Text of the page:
Thursday, April 14, 2011

Recellularized human hearts may be weeks away

via next big future

These headlines blow my mind. I have a relative by marriage who was born on the same day and year as me. She calls me her birthday buddy. She recently had a stroke, something that concerns us greatly. Without warning her speech slurred, and then she couldn't speak at all. Of course her husband rushed her to the hospital. They asked for no visitors, which is why we haven't seen them yet. They are communicating via email.

Db. here...with input from D. and a very sleepy T.  
So, T. had the trans esophageal echo test and we now know more and have a plan.  The "hole" in her heart is a really tiny tunnel between two flaps of tissue in the septum which is typical for heart holes of this type.  It not a continuously open passage which makes it hard to measure.  T.'s hole is especially efficient in transmitting the test "bubbles" (or worse, a blood clot) from where they should be to where they shouldn't be.  This means that the hole may have been the cause of the stroke.  Most holes pass 0-10 bubbles per beat at rest, but T.s transfers 20-30 bubbles.  When the muscles are tightened and the pressure between the sides of the septum is changed, she passes more bubbles than can be counted.  (She has always been an overachiever!)  They "grade" these holes on a scale of 1-5. When a person has had a stoke,  a "1" is low risk and they do nothing.   A "5" is high risk and they close the hole.  T.s is borderline...  3 (maybe close the hole) to 4 (probably close the hole).   Dr. K. has seen worse, but hers is severe.  So... in his opinion, the hole MAY have caused the stroke.  Again, we will never definitively know the cause of her stroke, so the docs are looking for the most likely cause....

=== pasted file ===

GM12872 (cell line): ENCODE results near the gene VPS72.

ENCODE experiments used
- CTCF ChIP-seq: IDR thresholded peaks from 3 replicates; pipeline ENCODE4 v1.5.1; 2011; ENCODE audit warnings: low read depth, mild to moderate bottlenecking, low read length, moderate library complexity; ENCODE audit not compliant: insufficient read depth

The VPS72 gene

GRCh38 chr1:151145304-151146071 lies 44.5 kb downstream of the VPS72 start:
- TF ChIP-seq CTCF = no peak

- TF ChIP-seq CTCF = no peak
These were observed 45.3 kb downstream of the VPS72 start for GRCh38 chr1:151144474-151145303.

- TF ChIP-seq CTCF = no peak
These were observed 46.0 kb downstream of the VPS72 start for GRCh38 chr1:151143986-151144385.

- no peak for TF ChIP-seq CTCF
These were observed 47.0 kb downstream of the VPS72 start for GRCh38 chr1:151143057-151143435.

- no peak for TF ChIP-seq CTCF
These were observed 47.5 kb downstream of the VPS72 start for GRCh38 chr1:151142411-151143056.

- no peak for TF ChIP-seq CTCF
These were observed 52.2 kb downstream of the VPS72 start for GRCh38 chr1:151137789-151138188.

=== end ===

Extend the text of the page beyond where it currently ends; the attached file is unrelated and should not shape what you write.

She more recently sent us an email in her  own "don't worry about me, I'll be fine" style that tells us, if nothing else, her spirit is intact, and her strength is not diminished. The medical advances in the last ten years have changed everything. I have no doubt that a decade ago, this would be something near impossible to recover from. Reading up on this, her speech should fully return as her brain learns to rout around the damage from the stroke. She has periods where she can talk perfectly normally, then her brain routes into her damaged section again. Those periods are already becoming fewer. A very good sign.

On the medical advances, to quote the blogfather, Glenn Reynolds... "Faster please".